Teaching music lessons in the online environment

Clarinet studio Zoom.
Clarinet studio Zoom.

Of course, in this new reality that we are all facing, the way instruction is being delivered at Glenn Korff School of Music, especially in regard to private lessons, has changed. With one-on-one, in-person lessons impossible, the shift is being made to the online environment.

We asked our instructors how they are going about making that switch. Here are a few examples:

Hixson-Lied Professor of Piano Mark Clinton: I’ve got 15 applied students for the next five weeks. The day before their scheduled lesson, they record a “performance” just like they would sit down and play for me at the beginning of a normal face-to-face lesson. I can then evaluate things and have a plan of action for the remote lesson the next day. It’s a lot easier this way because I can’t stop them as easily when they’re playing due the limitations of the technology. I’m still meeting all of my applied students at their regularly scheduled lesson times via Zoom.

Marguerite Scribante Professor of Music, Piano Paul Barnes: I’m actually quite excited about my first Zoom studio class. Because we’re online, I have the ability to invite lots of former students to participate. One of these, Allessandro Conti, lives in Rome and will be able to give us all an update on the situation in Rome. I think this has great potential to stay connected to both past and future students! I’ve invited all of my prospective students as well.

Professor of Voice Donna Harler: I'm in the process of recording accompaniments to my students' repertoire and sending them SLOWLY to each of them. I hope they all sing to them! It has been scientifically proven that the act of singing raises serotonin levels!

Professor of Clarinet Diane Barger: I have my home studio set up to do lessons via Zoom with my laptop and an Apoggee microphone; if that is not a great platform for some students, I also have GoogleDuo, FaceTime or Skype set up. I have asked my students to scan the music for their lessons each week (using CamScanner or a similarly free app they can use) that they will email me the day before their scheduled lesson. That way I can view their music on my iPad Pro during their lesson and make reference to particular measures, etc. I have already enjoyed a Zoom meeting with my students (who could attend) last week to discuss how we were going to do lessons the rest of the semester; I also recorded the session on Zoom and posted the video on our UNL Spring Clarinet Studio private Facebook group so students who could not attend could view the meeting. Those who had yet to present their lecture about their selected famous clarinetist in studio class will be recording their presentation (with Power Point) via UNL’s VidGrid, which allows them to easily record on their laptop and then save the file with a link to their video via VidGrid; they will then post that link to our private Facebook studio group for all to enjoy (and email their handouts to the studio, as well), as we no longer have studio class the rest of this semester.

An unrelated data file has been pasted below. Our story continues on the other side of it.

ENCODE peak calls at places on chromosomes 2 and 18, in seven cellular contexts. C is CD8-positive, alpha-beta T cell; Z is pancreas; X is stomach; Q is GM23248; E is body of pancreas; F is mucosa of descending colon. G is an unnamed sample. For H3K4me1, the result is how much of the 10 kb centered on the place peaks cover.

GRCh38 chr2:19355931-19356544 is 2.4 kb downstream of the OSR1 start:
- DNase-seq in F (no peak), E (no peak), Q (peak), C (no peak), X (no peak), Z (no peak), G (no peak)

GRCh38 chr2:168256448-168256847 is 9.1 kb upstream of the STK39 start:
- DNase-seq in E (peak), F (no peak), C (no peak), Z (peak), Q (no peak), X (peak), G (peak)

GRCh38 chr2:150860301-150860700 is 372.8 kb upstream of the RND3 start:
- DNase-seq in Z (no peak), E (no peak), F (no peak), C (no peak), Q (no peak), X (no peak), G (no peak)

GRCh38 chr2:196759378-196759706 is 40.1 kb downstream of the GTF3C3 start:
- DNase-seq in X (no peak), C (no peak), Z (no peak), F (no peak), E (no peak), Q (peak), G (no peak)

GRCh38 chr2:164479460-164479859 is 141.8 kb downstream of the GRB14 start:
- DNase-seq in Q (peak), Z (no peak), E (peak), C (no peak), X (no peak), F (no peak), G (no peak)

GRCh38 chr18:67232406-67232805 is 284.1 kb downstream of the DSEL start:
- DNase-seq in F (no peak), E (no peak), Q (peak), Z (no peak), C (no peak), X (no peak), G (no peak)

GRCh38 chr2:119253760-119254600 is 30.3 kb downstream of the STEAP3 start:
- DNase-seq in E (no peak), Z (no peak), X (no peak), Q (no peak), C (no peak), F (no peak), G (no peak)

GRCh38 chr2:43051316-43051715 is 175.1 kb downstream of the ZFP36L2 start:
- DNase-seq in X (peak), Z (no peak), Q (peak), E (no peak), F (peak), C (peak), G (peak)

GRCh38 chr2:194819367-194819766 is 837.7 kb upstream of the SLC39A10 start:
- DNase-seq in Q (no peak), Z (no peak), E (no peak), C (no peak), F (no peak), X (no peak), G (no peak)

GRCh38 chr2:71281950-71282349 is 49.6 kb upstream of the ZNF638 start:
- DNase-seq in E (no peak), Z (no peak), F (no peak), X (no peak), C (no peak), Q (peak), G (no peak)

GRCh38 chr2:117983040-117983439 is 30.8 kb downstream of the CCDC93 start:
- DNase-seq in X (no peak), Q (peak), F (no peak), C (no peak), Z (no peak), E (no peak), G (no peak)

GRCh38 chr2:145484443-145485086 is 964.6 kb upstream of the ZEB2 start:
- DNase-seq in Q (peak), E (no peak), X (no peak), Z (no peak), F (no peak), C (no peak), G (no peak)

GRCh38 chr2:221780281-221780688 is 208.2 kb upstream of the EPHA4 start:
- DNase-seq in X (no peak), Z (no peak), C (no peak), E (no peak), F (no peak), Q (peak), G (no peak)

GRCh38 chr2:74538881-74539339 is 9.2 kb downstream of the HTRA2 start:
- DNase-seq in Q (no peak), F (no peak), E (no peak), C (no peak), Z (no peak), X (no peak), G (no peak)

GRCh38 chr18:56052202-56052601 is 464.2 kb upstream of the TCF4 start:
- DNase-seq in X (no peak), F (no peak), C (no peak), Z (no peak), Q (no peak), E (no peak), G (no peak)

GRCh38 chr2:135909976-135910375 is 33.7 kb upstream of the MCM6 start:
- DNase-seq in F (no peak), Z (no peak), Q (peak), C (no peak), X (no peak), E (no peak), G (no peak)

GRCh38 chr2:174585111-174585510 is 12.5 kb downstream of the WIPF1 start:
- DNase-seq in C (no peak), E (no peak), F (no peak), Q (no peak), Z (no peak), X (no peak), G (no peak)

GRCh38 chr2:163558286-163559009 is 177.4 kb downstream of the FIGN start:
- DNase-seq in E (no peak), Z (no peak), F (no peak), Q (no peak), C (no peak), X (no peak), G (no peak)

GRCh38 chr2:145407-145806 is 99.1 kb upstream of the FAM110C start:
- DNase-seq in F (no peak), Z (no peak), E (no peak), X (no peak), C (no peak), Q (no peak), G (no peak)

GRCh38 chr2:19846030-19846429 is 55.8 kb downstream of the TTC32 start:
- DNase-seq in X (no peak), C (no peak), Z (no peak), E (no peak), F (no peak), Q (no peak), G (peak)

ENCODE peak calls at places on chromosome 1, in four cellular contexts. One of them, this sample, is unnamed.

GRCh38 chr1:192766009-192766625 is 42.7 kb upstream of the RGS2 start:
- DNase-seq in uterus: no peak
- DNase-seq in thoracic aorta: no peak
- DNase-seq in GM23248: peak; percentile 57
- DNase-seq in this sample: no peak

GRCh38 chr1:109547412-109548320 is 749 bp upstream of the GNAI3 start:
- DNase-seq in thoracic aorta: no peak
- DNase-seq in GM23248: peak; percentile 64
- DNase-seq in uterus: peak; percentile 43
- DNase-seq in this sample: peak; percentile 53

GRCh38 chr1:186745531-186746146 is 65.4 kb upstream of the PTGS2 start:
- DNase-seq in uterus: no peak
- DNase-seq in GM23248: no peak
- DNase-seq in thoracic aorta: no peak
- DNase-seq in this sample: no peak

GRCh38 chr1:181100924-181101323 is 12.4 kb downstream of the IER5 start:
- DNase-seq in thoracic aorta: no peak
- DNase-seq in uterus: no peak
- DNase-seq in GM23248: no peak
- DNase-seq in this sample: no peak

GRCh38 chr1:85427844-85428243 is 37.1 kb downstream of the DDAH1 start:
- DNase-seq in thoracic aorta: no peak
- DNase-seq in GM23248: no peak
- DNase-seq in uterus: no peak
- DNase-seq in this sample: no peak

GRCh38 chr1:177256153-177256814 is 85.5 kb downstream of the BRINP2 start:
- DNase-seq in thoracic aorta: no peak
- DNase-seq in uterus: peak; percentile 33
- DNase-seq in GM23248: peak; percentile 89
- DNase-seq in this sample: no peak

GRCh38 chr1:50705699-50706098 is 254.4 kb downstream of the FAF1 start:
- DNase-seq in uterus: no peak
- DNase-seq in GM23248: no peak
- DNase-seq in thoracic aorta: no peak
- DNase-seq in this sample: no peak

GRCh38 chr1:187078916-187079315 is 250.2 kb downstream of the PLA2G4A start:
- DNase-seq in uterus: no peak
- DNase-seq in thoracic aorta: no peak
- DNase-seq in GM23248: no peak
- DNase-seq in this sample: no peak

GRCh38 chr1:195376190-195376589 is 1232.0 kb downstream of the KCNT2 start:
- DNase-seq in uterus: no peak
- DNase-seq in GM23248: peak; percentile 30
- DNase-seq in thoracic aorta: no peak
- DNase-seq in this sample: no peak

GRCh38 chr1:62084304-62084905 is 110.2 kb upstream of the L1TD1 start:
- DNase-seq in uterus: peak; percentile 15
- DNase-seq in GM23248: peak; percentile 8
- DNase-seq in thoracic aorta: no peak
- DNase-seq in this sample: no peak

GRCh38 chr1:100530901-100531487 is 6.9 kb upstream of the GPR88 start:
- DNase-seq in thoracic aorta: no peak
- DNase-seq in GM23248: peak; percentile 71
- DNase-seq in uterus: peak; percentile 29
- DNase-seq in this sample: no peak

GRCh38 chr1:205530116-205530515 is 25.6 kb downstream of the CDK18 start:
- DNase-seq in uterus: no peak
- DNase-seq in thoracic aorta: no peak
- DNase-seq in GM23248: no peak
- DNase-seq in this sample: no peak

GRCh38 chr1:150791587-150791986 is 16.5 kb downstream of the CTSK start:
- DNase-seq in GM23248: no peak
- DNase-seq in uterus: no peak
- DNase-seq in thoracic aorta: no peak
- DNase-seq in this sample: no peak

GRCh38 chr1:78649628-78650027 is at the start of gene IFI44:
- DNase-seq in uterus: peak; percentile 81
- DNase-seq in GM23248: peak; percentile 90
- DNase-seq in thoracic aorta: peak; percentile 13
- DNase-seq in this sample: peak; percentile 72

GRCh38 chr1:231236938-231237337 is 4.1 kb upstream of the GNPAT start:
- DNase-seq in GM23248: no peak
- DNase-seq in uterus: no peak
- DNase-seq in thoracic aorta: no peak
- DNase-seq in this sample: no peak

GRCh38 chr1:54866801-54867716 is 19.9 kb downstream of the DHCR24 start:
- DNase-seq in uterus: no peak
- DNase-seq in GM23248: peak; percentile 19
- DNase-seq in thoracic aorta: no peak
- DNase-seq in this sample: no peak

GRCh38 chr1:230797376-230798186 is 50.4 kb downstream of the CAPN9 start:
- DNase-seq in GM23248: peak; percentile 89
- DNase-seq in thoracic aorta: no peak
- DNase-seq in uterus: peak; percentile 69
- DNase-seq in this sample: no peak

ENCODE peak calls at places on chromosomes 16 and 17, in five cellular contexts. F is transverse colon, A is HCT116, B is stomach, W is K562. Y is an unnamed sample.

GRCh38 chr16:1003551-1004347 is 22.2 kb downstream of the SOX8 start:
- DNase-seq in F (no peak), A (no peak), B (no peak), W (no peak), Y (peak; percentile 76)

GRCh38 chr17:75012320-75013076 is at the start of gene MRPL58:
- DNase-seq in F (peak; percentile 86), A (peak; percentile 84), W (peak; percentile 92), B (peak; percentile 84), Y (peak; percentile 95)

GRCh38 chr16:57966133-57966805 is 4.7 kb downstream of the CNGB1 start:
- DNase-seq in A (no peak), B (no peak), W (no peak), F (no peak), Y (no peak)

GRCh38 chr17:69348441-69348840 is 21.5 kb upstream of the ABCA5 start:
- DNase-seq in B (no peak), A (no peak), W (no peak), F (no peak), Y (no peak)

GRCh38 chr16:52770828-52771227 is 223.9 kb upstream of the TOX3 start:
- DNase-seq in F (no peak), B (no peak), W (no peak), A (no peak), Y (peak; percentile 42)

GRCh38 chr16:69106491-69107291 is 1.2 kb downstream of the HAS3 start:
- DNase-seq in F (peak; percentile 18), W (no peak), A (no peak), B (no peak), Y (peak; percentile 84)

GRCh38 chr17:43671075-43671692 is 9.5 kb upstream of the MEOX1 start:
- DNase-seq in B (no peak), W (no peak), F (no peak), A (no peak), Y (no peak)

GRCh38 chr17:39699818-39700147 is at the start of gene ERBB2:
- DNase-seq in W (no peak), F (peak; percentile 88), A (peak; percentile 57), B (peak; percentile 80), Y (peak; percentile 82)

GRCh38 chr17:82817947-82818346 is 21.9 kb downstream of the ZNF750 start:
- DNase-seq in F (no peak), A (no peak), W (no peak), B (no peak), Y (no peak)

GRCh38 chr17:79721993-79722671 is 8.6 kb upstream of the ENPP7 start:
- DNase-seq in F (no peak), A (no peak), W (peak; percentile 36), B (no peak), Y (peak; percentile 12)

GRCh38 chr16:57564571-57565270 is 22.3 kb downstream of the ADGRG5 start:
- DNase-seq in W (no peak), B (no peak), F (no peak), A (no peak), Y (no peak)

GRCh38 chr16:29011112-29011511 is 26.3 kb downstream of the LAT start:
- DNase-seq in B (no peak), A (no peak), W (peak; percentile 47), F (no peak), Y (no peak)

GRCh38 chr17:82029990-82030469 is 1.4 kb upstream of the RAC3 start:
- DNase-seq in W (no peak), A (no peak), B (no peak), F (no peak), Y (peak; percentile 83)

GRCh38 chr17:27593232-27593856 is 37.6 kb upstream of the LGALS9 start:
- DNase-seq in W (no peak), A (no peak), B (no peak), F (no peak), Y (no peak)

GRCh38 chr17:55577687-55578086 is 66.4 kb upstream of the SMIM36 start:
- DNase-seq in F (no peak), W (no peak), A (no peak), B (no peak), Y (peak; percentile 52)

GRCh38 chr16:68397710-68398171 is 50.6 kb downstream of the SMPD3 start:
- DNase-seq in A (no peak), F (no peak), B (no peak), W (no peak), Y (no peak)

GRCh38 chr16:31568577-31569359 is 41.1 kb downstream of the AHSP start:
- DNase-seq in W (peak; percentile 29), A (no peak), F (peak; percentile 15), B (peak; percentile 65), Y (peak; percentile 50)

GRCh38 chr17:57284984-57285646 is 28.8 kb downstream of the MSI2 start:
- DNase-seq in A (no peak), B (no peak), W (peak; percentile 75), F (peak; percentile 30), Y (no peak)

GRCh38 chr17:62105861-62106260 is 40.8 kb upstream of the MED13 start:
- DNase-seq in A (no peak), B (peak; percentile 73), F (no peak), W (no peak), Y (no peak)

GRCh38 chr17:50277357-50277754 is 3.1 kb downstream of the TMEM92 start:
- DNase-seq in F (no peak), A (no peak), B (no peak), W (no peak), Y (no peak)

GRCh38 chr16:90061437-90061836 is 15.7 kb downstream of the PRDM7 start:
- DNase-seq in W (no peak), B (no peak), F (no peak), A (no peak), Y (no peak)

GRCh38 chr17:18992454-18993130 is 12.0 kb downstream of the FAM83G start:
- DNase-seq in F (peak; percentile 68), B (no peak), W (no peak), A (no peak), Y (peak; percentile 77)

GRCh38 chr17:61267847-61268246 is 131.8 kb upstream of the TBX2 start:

Professor of Music, Trombone Scott Anderson: The coronavirus epidemic has put all of the faculty into the online mode of teaching. I don't know if there is a more challenging area to teach remotely than applied lessons. It's occasionally done, but rarely with the sonic outcomes we would like. With that in mind, I chose to teach out of the sound isolated practice room in my basement. I am a trombonist, so the question of why I have this booth is self-explanatory. As to style, there are a couple of approaches that the faculty have studied. They are both valid and present challenges while solving problems. The two choices are synchronous and asynchronous teaching. Asynchronous teaching allows the professor to assign lesson materials to the student and have the student record and upload the video. There are positives to this methodology. First, the student has control over the recording process and second, they are not dependent on internet speed or bandwidth to make or break the lesson. I have chosen the synchronous option. I am using FaceTime, Skype and in some cases Zoom to teach my lessons for the remainder of the semester. The advantages of this method include a spontaneous dialogue with the student as they play. I can also make observations on the physical aspects of their performance in real-time. You will notice in the pictures that I am using an external microphone and headphones while I teach. The trombone is an acoustically large instrument and the sound needs to be controllable. The headphones prevent feedback and allow me and the student to hear more clearly. I am also using a small USB mixer/interface to run the microphone and control sound levels. I have used this setup for many distance lessons with recruits and it works well. Nothing will replace in-person lessons, but during challenging circumstances, this is an option.

Assistant Professor of Bassoon and Music Theory Nathan Koch: I’m having students upload recordings of their playing assignments, I’ll be providing written feedback by marking up PDFs of the score & sending it to the student before their next Zoom lesson. We are also reading and summarizing a variety of short articles related to pedagogy, playing, and reedmaking, and the students are also recording short duets and basso continuo parts with themselves.

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--Brian Reetz, Glenn Korff School of Music